Kennedy Tsimba: It was tough never playing for the Springboks and watching others fly to the Rugby World Cup after I had been named Currie Cup Player of the Year. The South African Rugby Union did try (to get me included), but it would have come down to them having to take on the IRB. When I came to South Africa, I started serving the three-year period in which I didn’t participate in international rugby. However, before those three years came to an end, the IRB changed the rules, which hampered my dream to play for the Springboks. My case stood idol for a number of years and one of my regrets is that I couldn’t play more Test rugby. (Tsimba played six Tests for Zimbabwe between 1997 and 1998). I would have loved to have played more Test rugby (either for Zimbabwe or South Africa), but it didn’t pan out that way and maybe I wasn’t meant to represent the Springboks. Funnily enough, the people that stopped my international career (then known as the IRB) ended up inducting me into their Hall of Fame. I’m extremely proud of my almost 22-year career and I feel blessed to have played the game I love. Now that I’m in the coaching realm who knows, but maybe somewhere and somehow I’ll be involved in the Springbok coaching set-up in the future.

Sport24 asked: How would you sum up Beast Mtawarira’s achievements?

Kennedy Tsimba: It’s getting lonely being in the Hall of Fame and I’m glad Beast is continuing to excel because at least I know he is going to be joining me sometime soon. He has shown commitment to stay in the game and to remain at one union is almost unheard of in the modern day. Beast has obviously enjoyed being at the Sharks and it’s a great tribute that the Sharks have also shown loyalty to him. The temptation to head overseas has become real for modern players, but I think a lot of people don’t understand that moving from Zimbabwe to South Africa is almost like moving overseas for us. Once you arrive in South Africa you are probably in one of the strongest rugby countries and cultures in the world, so you end up finding a home for yourself. Beast found that sanctuary in Durban and it’s testament to him that he has remained at a high level. It’s one thing being loyal to a union, but another being able to continue playing at a good level. Beast has also been able to survive some dark days with Springbok rugby and he has been an ever-present in the side. The fact that he has become the most-capped South African Super Rugby player and a Springbok centurion is a great feat. At 33, Beast is still young for a prop and if he heads overseas post-World Cup it could extend his career until he is close to 40. Southern hemisphere rugby takes a heavy toll on the body, but if in the northern hemisphere you can extend your career by a few years.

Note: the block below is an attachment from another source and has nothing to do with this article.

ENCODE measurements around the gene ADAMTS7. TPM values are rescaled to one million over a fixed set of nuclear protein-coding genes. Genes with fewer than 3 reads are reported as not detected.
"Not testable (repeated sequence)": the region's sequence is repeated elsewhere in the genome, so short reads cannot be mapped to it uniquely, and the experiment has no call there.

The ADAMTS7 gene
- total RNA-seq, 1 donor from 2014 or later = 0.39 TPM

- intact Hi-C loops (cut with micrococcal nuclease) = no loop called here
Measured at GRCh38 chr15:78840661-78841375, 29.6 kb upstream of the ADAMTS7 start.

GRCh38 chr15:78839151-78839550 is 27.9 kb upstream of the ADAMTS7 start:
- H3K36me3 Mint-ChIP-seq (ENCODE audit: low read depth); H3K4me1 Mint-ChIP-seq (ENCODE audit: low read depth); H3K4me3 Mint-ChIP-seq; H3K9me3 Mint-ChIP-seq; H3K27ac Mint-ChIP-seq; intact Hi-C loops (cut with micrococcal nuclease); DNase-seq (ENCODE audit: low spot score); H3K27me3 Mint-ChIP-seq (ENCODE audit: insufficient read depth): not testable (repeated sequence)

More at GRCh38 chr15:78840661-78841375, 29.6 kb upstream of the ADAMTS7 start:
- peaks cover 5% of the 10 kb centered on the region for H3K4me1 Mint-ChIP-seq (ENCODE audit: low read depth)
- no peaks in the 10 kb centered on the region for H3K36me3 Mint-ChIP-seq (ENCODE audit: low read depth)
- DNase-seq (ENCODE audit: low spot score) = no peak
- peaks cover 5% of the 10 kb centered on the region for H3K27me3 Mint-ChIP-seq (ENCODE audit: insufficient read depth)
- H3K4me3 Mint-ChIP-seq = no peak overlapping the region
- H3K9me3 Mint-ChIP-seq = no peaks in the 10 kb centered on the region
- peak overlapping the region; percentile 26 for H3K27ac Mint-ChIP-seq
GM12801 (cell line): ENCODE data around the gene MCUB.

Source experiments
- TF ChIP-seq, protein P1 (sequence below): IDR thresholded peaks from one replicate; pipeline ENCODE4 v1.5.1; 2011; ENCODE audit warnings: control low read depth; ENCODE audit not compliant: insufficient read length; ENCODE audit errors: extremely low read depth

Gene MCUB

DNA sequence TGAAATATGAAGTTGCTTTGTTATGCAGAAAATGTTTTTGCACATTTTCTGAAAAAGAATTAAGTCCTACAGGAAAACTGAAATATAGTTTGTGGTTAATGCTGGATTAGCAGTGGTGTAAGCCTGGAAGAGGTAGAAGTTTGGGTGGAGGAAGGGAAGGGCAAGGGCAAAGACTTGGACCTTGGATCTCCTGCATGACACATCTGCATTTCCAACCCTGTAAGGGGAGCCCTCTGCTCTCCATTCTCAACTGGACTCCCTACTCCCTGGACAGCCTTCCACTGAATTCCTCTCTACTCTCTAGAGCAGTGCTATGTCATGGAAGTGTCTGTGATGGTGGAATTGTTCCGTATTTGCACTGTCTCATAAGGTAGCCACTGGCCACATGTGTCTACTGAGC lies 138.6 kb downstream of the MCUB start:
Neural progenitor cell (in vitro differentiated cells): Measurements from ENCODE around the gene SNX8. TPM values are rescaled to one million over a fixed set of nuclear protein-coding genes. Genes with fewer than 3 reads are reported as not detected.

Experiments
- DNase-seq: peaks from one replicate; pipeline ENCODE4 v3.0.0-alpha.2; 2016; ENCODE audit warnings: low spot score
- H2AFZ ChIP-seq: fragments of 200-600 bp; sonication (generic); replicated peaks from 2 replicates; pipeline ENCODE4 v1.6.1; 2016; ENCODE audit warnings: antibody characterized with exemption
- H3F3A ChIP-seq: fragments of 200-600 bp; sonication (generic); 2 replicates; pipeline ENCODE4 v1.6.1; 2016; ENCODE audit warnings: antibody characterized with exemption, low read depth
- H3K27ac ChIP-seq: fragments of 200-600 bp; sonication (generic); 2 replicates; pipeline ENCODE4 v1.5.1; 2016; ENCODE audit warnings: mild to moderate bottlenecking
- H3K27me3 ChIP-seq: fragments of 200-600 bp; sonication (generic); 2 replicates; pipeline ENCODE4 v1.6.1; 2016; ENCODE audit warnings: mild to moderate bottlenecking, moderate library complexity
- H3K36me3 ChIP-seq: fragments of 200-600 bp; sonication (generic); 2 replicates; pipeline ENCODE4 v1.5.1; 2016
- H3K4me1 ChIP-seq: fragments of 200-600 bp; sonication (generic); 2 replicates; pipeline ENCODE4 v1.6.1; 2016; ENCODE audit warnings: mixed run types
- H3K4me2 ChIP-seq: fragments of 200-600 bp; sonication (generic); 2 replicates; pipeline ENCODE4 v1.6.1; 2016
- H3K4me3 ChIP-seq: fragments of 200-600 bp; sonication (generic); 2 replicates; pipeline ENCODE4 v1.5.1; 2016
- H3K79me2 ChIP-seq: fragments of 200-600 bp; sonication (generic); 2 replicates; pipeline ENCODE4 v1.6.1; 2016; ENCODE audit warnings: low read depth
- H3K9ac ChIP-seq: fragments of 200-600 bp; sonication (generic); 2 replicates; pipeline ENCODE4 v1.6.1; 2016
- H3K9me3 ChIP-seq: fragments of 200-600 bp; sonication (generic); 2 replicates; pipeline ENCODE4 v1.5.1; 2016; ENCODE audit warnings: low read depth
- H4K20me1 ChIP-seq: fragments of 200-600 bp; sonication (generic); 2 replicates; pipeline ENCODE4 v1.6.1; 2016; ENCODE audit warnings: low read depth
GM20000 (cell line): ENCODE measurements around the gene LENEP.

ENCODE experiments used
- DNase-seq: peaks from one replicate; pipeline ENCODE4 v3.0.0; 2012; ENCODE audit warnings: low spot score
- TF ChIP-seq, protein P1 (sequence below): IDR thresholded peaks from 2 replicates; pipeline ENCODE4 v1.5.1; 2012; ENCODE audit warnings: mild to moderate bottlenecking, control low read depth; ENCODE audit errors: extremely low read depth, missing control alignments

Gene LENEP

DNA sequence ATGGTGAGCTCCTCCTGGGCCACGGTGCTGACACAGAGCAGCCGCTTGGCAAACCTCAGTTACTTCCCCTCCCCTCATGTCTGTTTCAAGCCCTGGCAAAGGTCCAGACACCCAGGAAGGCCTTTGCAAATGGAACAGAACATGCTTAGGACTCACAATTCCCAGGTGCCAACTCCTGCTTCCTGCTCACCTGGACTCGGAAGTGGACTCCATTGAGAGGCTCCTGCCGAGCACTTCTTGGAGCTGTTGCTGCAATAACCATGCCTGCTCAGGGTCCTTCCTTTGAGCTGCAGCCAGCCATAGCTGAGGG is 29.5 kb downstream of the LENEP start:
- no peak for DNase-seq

Sport24 asked: How would you assess South Africa’s options at flyhalf?